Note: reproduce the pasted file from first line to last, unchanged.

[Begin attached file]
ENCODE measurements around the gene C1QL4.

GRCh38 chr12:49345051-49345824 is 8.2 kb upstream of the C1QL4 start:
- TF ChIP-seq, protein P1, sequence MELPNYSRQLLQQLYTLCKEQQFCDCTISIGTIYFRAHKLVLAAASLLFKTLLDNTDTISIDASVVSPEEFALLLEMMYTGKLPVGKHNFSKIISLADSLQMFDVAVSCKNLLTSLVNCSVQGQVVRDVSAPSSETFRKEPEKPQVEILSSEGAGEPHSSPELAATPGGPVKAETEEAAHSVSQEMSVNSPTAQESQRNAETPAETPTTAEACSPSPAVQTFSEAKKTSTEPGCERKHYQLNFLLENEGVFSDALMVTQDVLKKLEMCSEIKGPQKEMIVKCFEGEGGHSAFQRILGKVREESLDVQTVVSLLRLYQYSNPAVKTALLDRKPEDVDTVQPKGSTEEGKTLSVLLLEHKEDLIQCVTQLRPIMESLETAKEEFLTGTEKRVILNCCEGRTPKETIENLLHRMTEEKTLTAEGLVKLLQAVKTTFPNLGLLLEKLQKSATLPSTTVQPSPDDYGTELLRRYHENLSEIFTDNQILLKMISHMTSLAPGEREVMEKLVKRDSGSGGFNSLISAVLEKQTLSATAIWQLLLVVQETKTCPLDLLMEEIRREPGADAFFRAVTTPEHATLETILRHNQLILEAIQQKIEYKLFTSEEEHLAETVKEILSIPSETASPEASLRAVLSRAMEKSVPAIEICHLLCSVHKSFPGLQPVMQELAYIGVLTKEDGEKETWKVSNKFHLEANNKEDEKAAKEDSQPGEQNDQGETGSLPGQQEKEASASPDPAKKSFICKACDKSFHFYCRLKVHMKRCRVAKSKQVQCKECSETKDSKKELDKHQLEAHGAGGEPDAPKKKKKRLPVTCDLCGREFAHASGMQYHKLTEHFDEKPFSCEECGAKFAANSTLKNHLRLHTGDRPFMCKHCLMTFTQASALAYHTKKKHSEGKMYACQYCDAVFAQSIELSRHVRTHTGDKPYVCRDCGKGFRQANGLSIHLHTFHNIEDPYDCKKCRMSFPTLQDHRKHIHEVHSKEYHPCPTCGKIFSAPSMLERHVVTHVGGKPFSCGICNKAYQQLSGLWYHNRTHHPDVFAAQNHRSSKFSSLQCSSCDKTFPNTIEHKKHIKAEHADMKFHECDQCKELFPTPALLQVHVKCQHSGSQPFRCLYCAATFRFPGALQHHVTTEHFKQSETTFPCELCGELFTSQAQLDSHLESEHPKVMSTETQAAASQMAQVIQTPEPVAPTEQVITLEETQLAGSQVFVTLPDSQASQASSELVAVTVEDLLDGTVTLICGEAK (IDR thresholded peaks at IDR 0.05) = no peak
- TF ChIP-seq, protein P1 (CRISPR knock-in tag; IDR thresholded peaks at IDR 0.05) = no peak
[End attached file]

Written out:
ENCODE measurements around the gene C1QL4.

GRCh38 chr12:49345051-49345824 is 8.2 kb upstream of the C1QL4 start:
- TF ChIP-seq, protein P1, sequence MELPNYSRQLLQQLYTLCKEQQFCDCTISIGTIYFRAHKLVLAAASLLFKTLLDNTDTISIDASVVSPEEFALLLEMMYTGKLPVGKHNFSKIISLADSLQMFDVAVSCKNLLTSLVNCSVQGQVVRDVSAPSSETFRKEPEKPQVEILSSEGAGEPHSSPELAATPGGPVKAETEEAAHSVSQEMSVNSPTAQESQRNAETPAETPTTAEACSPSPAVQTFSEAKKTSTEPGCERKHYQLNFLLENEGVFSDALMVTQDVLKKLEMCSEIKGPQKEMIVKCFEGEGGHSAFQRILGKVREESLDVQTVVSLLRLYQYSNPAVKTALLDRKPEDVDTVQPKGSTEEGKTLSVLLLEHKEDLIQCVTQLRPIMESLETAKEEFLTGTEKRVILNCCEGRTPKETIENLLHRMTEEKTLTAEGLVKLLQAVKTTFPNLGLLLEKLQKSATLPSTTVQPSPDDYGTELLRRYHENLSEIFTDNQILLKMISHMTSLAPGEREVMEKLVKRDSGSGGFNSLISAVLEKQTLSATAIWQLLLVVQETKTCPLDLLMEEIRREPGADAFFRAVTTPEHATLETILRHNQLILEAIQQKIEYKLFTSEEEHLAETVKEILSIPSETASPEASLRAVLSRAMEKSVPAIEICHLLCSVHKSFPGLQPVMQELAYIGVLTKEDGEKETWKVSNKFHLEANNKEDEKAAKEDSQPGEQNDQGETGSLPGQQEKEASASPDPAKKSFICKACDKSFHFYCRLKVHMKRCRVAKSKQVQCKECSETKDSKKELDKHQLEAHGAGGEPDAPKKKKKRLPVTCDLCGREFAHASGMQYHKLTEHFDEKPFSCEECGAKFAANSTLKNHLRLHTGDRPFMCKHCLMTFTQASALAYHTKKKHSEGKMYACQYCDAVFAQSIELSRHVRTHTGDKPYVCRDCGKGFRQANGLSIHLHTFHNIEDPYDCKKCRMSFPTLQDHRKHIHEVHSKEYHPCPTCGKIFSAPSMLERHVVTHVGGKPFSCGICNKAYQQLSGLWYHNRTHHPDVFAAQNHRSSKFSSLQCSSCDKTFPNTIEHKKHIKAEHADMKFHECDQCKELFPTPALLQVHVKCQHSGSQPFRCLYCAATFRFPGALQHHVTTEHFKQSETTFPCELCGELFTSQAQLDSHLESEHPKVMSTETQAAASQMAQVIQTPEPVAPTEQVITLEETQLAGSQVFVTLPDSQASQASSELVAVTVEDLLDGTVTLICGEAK (IDR thresholded peaks at IDR 0.05) = no peak
- TF ChIP-seq, protein P1 (CRISPR knock-in tag; IDR thresholded peaks at IDR 0.05) = no peak